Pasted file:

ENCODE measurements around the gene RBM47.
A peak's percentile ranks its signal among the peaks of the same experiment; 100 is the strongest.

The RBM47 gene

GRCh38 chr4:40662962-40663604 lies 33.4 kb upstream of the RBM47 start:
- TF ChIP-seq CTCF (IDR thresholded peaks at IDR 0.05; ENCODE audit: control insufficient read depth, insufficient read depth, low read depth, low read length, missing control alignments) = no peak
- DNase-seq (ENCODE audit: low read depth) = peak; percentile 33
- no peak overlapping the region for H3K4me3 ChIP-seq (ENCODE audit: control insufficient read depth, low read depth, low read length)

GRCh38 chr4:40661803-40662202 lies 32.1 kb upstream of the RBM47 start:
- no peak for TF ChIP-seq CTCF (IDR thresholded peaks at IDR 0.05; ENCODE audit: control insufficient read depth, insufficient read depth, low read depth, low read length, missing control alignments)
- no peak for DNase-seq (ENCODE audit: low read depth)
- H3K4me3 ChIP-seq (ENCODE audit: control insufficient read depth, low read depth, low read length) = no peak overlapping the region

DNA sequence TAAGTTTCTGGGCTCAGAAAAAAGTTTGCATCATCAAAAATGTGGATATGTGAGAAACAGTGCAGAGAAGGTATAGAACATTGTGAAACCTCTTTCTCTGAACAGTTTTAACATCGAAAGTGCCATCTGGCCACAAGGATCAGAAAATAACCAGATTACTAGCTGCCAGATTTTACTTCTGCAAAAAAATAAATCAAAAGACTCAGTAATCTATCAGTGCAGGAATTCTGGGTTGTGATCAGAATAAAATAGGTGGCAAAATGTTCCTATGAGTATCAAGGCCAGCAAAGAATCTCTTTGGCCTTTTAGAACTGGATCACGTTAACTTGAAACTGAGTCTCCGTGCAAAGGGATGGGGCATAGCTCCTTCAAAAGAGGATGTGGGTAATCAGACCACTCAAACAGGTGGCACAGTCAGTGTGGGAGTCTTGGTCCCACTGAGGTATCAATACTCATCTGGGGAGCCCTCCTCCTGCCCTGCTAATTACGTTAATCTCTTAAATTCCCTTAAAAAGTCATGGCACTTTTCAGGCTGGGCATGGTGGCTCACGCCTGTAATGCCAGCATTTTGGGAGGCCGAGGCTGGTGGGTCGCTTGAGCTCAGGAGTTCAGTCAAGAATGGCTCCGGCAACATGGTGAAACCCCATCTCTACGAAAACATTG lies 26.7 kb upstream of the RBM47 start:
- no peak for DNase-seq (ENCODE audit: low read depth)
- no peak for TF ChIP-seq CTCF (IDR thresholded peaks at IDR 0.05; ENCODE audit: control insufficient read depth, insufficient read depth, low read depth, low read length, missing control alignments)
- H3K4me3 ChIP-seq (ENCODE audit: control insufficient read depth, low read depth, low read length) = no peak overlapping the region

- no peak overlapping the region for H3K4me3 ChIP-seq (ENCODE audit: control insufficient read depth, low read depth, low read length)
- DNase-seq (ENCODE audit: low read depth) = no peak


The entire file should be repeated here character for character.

ENCODE measurements around the gene RBM47.
A peak's percentile ranks its signal among the peaks of the same experiment; 100 is the strongest.

The RBM47 gene

GRCh38 chr4:40662962-40663604 lies 33.4 kb upstream of the RBM47 start:
- TF ChIP-seq CTCF (IDR thresholded peaks at IDR 0.05; ENCODE audit: control insufficient read depth, insufficient read depth, low read depth, low read length, missing control alignments) = no peak
- DNase-seq (ENCODE audit: low read depth) = peak; percentile 33
- no peak overlapping the region for H3K4me3 ChIP-seq (ENCODE audit: control insufficient read depth, low read depth, low read length)

GRCh38 chr4:40661803-40662202 lies 32.1 kb upstream of the RBM47 start:
- no peak for TF ChIP-seq CTCF (IDR thresholded peaks at IDR 0.05; ENCODE audit: control insufficient read depth, insufficient read depth, low read depth, low read length, missing control alignments)
- no peak for DNase-seq (ENCODE audit: low read depth)
- H3K4me3 ChIP-seq (ENCODE audit: control insufficient read depth, low read depth, low read length) = no peak overlapping the region

DNA sequence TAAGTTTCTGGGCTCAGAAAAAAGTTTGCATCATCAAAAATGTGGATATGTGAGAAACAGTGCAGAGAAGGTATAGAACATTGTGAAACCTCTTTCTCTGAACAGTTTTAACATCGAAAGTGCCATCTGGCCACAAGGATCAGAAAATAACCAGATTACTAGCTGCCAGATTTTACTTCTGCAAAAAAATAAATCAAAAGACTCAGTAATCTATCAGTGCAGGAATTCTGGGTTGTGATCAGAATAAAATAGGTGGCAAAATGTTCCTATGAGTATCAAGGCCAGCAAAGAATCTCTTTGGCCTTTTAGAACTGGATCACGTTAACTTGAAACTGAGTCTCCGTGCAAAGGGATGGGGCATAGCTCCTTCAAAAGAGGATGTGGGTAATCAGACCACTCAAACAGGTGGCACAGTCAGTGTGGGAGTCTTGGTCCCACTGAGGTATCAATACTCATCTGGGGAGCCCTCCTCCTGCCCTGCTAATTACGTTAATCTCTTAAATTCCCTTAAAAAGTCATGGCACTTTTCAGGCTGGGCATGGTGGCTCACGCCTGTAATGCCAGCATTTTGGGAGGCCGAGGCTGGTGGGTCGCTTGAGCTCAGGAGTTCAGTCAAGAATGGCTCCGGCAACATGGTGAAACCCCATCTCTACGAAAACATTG lies 26.7 kb upstream of the RBM47 start:
- no peak for DNase-seq (ENCODE audit: low read depth)
- no peak for TF ChIP-seq CTCF (IDR thresholded peaks at IDR 0.05; ENCODE audit: control insufficient read depth, insufficient read depth, low read depth, low read length, missing control alignments)
- H3K4me3 ChIP-seq (ENCODE audit: control insufficient read depth, low read depth, low read length) = no peak overlapping the region

- no peak overlapping the region for H3K4me3 ChIP-seq (ENCODE audit: control insufficient read depth, low read depth, low read length)
- DNase-seq (ENCODE audit: low read depth) = no peak